On Sept. 14, 1814, a 33 year old American patriot peered through the dark sky at daybreak anxious to see a sign of hope following the fierce 25 hour attack by British forces upon Fort McHenry. All through the night, he had been sequestered aboard a British ship, HMS Tennant.
Francis Scott Key had boarded the ship along with John Stuart Skinner, a British Prisoner Exchange Agent, on a risky and possibly dangerous mission authorized by President James Madison. The task ahead was daunting as Key hoped to negotiate the release of Americans imprisoned by the British during what became known as the War of 1812.
One of the prisoners was Dr. William Beanes, a well-respected Maryland physician and a colleague of Francis Scott Key. However, the timing of Key’s mission was fraught with danger.
Who was this brave lawyer who would risk his own safety to negotiate the release of American prisoners aboard a British warship?
Key had been born into a wealthy family in Maryland in 1779 during the Revolutionary War. He was, at age 10, an exceptional child. He was a pious and devout Episcopalian who, after first considering a career as a minister, chose to pursue studies in the law. At the age of 17 he graduated from St. John’s College in Annapolis and passed the bar in 1801.
Key established a successful law practice and married. Key was such a skilled lawyer that he appeared many times in cases before the Supreme Court. In one of those cases, he defended two men who where associates of Aaron Burr and, like the disgraced former Vice President, had been charged with treason.
Due to his moral convictions, Key was opposed to the War of 1812. He did, however, serve briefly with the Georgetown militia at a battle outside Washington in the summer 1814.
The tensions between America and Britain had flared due to conflicts with American ships and U.S. sailors being seized by British ships who were keen on disrupting trade between the United States and France.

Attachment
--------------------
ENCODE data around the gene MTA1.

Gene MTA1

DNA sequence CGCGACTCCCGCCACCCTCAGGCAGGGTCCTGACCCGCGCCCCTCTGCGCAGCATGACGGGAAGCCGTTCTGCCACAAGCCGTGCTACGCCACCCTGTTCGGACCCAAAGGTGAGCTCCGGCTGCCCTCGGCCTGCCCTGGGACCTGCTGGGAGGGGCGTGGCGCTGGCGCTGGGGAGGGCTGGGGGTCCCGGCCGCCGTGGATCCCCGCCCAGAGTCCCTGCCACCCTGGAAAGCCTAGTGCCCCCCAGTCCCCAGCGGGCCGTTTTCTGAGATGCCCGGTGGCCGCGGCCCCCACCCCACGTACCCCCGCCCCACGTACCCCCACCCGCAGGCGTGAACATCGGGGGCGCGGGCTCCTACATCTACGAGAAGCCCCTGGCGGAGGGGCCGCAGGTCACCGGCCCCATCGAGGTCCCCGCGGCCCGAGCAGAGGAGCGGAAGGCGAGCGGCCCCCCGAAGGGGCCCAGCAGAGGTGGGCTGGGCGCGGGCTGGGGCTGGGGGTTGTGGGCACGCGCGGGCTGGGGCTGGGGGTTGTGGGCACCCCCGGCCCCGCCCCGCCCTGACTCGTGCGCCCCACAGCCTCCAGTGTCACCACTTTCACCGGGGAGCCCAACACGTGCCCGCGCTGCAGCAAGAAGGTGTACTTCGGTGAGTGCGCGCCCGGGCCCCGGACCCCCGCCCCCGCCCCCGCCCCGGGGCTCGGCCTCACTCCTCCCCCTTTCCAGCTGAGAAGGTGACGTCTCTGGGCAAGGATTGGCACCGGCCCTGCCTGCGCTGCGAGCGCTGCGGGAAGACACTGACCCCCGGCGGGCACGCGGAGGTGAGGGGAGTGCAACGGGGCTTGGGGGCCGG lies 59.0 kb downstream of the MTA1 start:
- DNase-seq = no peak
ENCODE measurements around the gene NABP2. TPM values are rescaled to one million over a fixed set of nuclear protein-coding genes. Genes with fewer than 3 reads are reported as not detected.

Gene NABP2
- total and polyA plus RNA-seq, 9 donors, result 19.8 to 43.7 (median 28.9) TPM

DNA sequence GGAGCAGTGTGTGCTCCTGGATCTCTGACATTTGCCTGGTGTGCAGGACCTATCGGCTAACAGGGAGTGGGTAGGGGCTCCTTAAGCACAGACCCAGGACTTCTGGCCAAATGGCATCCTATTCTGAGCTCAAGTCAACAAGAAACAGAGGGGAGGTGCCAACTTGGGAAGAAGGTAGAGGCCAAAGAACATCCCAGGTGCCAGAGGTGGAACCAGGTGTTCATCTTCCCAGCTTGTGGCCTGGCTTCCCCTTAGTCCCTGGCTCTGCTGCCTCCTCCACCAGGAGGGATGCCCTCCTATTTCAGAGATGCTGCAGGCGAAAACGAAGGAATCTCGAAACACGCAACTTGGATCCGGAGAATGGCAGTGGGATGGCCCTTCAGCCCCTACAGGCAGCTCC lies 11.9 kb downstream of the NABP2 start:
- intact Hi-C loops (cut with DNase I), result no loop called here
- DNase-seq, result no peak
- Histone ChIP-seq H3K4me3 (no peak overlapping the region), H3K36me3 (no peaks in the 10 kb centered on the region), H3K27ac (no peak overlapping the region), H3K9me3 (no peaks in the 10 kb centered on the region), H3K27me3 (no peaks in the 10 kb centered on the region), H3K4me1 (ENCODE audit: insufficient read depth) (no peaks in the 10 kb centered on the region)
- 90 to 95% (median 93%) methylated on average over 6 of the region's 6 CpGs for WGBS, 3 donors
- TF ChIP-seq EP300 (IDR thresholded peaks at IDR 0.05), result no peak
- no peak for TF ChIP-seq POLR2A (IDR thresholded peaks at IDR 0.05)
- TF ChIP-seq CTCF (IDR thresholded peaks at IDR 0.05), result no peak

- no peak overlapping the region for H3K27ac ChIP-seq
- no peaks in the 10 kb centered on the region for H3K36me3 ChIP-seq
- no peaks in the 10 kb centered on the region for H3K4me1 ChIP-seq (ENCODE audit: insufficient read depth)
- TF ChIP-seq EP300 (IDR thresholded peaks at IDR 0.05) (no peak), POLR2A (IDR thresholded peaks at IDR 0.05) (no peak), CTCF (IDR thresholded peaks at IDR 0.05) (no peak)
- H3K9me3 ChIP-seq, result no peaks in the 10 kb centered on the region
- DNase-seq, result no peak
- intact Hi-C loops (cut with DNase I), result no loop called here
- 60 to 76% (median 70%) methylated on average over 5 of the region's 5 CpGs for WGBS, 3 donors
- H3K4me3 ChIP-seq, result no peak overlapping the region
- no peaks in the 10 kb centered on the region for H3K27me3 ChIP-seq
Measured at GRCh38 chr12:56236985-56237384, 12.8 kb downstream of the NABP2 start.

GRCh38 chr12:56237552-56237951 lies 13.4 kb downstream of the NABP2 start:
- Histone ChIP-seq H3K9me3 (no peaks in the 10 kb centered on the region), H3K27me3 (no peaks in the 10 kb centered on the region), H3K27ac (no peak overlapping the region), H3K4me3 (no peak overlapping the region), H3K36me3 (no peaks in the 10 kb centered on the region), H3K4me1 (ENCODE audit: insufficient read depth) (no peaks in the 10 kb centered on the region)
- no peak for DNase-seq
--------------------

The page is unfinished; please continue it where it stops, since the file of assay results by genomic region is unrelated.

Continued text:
When British forces took control of Washington, D.C., burning the White House and forcing President Madison to flee the city, many Americans were captured including Dr. William Beanes. Beanes had been arrested as he was instrumental in apprehending British solders who had been looting farms.
On September 13th, Key found himself restrained aboard HMS Tennant. Once onboard the ship to plead for the release of Dr. Beanes, Key could only watch helplessly as the battle to seize Fort McHenry began.
Certainly, the British Admiral would not allow the prisoner Dr Beanes nor the lawyer Francis Scott Key to leave the ship. Having been onboard, they had seen firsthand the position and strength of the British Navy – so it would be unthinkable to let the Americans leave the ship.
As cannons blazed and the sky darkened with smoke and haze over Baltimore’s harbor, Francis Scott key’s heart was filled with dread. What would he find when the first glow of daylight illuminated Fort McHenry?
With the dawn breaking on September 14th, Key’s eyes searched the horizon toward Fort McHnery. His heart filled with pride and relief as the light rose to unveil the American flag still flying above the fort.
Finally allowed to leave the Tennant, Key returned to Baltimore, his spirit lifted and giving thanks to God. Key was so inspired by this remarkable experience that he sat down and penned a poem entitled, “Defense of Fort McHenry”.
Francis Scott Key submitted his patriotic poem to the publisher of the “American and Commercial Daily Advertiser”. The poem, published just one week after that tense night when Key had been witness to the battle, lifted the spirits of those who read his inspiring words.
One year later, Thomas Carr adapted Keys poem into song lyrics to the music of composer John Stafford Smith. Smith had written a tune that was a favorite of Key’s called, "To Anacreon in Heaven”.
While Key’s musical tribute to America would remain popular for decades, it was not until 1916, just over 100 years later, that President Woodrow Wilson issued an Executive Order requiring military bands to play the tune on important occasions. Then, in 1931, Congress voted, and President Herbert Hoover signed, the order to make “The Star Spangled Banner” our National Anthem.